Thursday, November 17, 2016

Dean Tuck Visits Ohio Statehouse in Honor of Regional Campus Day

Dean Martin Tuck and Deidre Davitt visited the Ohio statehouse Nov. 15 in honor of Ohio Regional Campus Day where they presented information on Ohio University – Chillicothe.

Dean Tuck and Ms. Davitt, a third year nursing student at OUC and Chillicothe native, met with Ohio State Senator Bob Peterson and Representative Gary Scherer, who represent Ohio districts 17 and 92 respectively.
During their time with Sen. Peterson and Rep. Scherer, conversations centered around the importance of regional campuses, partnerships that OUC has developed in the Chillicothe area and the advantages of the College Credit Plus program for high school students.

“We are grateful for the time that Sen. Peterson and Rep. Scherer took the time to speak with us about the importance of affordable education in the region and for allowing us to highlight the strategic initiatives that OUC has taken to further educational opportunities for students,” said Dean Tuck. “They were impressed by the strong partnerships that are being formed in Chillicothe and our responsiveness to educational and financial needs of high school students seeking to reduce college debt through participation in the College Credit Plus program.”

Davitt, who graduated from Chillicothe High School in 2014, shared her experiences with the lawmakers regarding both the CCP program and affordable education.

“OUC offered something that all the other schools I was looking at didn’t,” she said. “I was able to pursue a four-year degree after participating in the CCP program in high school at an institution that was affordable, local and nationally recognized.”

College Credit Plus, an initiative of the Ohio Department of Higher Education, allows high school students to earn dual credits while taking courses from community colleges or universities for free. OUC currently has 160 students enrolled in the program.

The Chillicothe campus has developed firm working relationships with key organizations to leverage their strengths for the advancement of student success. With the help of Adena Health System, OUC is able to offer an academic degree completion program that is tailored to help the health system’s employees gain the necessary skills needed for career advancement. Since 2015, Adena employees can pursues a Bachelor of Technical and Applied Studies degree with an emphasis in health care administration and applied management.

Beginning in the fall of this year, students at the Pickaway Ross Career and Technology Center were afforded an opportunity to pursue an associates degree in Environmental Technology through an expanded partnership. Students are also able to utilize the OUC health and wellness facility on campus to work toward their sports medicine program completion.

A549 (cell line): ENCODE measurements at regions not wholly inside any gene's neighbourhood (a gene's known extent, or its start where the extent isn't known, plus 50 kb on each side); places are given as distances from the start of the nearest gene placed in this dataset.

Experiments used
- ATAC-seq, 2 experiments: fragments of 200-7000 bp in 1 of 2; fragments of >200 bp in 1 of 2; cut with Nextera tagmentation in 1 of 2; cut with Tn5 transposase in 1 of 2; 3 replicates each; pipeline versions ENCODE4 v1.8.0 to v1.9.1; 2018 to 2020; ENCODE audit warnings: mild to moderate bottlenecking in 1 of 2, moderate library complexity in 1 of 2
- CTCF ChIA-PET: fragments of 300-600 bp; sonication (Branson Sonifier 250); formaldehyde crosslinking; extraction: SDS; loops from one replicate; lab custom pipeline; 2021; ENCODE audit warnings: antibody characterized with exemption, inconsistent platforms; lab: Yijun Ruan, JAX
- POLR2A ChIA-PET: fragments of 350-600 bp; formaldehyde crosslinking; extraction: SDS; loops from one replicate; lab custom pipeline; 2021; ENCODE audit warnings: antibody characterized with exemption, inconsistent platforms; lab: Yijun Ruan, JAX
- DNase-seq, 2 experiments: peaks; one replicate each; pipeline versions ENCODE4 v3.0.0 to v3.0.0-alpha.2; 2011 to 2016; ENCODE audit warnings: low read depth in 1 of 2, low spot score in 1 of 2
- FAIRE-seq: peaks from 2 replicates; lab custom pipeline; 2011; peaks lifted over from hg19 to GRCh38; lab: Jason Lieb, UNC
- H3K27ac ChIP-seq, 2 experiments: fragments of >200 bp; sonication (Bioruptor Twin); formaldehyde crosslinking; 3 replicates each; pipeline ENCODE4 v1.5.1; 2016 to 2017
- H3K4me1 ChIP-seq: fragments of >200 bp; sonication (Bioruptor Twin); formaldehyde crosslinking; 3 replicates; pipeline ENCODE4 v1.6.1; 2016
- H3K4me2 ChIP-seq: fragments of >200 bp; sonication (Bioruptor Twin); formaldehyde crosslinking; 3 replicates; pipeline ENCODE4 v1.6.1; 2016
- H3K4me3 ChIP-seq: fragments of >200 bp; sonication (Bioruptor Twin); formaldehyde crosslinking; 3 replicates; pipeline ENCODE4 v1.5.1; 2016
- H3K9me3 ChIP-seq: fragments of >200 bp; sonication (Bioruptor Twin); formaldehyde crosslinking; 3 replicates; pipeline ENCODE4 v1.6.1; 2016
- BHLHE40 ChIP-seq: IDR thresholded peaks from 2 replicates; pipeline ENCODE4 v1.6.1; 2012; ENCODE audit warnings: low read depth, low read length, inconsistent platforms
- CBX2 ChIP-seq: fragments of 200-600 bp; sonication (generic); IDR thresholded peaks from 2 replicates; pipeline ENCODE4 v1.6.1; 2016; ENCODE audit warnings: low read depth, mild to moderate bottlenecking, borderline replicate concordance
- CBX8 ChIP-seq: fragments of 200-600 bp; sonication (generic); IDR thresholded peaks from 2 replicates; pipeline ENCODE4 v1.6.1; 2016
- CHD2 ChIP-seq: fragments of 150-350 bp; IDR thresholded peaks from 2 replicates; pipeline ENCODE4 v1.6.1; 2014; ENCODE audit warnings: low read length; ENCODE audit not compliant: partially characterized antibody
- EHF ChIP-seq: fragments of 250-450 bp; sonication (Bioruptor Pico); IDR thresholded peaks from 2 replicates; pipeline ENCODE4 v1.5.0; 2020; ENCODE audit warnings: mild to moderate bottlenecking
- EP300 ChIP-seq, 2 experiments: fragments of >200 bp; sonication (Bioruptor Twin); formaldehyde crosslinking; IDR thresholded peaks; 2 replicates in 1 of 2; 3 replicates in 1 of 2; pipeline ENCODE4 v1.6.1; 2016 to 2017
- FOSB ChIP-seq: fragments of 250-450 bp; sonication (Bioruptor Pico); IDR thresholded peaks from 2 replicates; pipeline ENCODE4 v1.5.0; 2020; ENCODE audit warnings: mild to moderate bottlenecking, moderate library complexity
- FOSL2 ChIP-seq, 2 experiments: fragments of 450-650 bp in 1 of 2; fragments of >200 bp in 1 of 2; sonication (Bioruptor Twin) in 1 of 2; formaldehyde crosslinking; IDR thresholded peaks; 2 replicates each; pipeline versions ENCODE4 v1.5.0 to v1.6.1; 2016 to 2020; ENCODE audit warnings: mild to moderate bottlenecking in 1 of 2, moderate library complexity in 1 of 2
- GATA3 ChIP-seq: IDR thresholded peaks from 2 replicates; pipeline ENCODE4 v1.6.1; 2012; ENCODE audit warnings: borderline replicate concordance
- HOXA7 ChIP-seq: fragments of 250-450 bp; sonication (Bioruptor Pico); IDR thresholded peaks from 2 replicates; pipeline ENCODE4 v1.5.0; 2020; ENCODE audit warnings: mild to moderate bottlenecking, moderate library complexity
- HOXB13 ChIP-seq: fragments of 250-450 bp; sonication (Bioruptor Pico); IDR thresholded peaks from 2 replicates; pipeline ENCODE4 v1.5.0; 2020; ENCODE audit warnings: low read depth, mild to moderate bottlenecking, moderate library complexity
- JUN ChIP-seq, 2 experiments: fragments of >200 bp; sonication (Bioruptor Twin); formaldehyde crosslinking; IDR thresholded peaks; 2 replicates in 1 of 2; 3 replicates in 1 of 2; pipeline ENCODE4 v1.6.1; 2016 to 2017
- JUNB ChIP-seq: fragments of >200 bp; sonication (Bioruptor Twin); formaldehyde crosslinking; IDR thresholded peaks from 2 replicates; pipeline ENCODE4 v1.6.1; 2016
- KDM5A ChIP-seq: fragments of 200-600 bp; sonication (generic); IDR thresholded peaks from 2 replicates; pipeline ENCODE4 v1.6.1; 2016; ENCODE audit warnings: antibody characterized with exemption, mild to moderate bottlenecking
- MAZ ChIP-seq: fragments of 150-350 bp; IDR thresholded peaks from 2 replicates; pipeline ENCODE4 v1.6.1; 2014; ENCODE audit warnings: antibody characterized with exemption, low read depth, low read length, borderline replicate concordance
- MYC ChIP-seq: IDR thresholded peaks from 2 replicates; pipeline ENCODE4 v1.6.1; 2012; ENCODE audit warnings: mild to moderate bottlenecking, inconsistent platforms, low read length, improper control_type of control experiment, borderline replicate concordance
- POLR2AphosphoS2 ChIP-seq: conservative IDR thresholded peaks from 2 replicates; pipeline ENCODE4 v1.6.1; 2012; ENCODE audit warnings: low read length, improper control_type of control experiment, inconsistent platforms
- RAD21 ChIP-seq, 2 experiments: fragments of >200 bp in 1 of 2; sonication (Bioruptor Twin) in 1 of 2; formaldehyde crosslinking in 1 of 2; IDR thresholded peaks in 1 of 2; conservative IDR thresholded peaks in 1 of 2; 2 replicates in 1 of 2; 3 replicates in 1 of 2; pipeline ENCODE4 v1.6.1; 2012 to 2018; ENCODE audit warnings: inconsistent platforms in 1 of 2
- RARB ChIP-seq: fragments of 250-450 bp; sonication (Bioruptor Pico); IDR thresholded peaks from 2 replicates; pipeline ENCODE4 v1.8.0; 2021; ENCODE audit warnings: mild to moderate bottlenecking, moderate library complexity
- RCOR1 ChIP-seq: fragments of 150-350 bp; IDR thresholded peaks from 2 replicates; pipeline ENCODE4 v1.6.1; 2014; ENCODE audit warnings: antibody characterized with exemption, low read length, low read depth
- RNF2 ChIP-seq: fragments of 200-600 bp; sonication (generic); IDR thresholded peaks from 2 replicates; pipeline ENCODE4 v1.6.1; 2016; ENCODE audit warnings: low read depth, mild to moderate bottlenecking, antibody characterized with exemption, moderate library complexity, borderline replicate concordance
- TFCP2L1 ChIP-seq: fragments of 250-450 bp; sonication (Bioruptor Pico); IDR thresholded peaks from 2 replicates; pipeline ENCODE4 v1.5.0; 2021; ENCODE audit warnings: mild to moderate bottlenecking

OUC has numerous other liaisons with businesses, organizations and institutions throughout the region that focus on the advancement of our students and the community as a whole. 

Tuesday, November 15, 2016

Shaping the Future of Activism on Campus

How can one affect change? Whether it's thinking about a circle of friends, the community, state or nation, many students are perplexed about how they can use their voices to make a difference. Recognizing a need for direction and influence, Ohio University – Chillicothe will begin offering a new course centered around civic activism starting this spring.

In the sprit of conjuring deep analytical thinking and going beyond conversations in an enriching liberal arts fashion, this course, simply titled Activism, will explore the topic from diverse viewpoints and multiple instructors.

Throughout the class, students will be exposed to 11 different guest lecturers who are industry leaders in their fields of psychology, political science, history, sociology, and art to name a few, and who bring a dynamic viewpoint as to how students can get involved and in what form activism can take.

“I think this kind of interdisciplinary collaboration is imperative to preparing our students for what lies ahead in their careers, but also on the importance of being engaged in their communities with activism and service work,” said Sarah Webb, Social Work lecturer and course contributor.

Debra Nickles, OUC Assistant Professor in English, spearheaded the creation of the course with the collaboration of numerous professors, colleagues and lecturers.

“We’re already doing the work of approaching the issues of activism on the campus,” said Nickles. “I want to honor what’s already happening by providing a course that brings these ideas together for students and creates a space to engage new ways of participating in local, national and global communities.”

Students can expect a blended course of instruction featuring both online discussions and in class lectures and work. The fundamentals of activism, how its defined, used and transformed into a productive movement will be the main topics of the class.

Dr. Tony Vinci, Professor of English and future guest lecturer, hopes students can gain a deep understanding for what they can do tomorrow to become empowered to pursue daily problems in their life, community and beyond.

Students interested in taking WGS 2000, Activism, can speak to an advisor for registration. Questions on the class can be directed to Debra Nickles at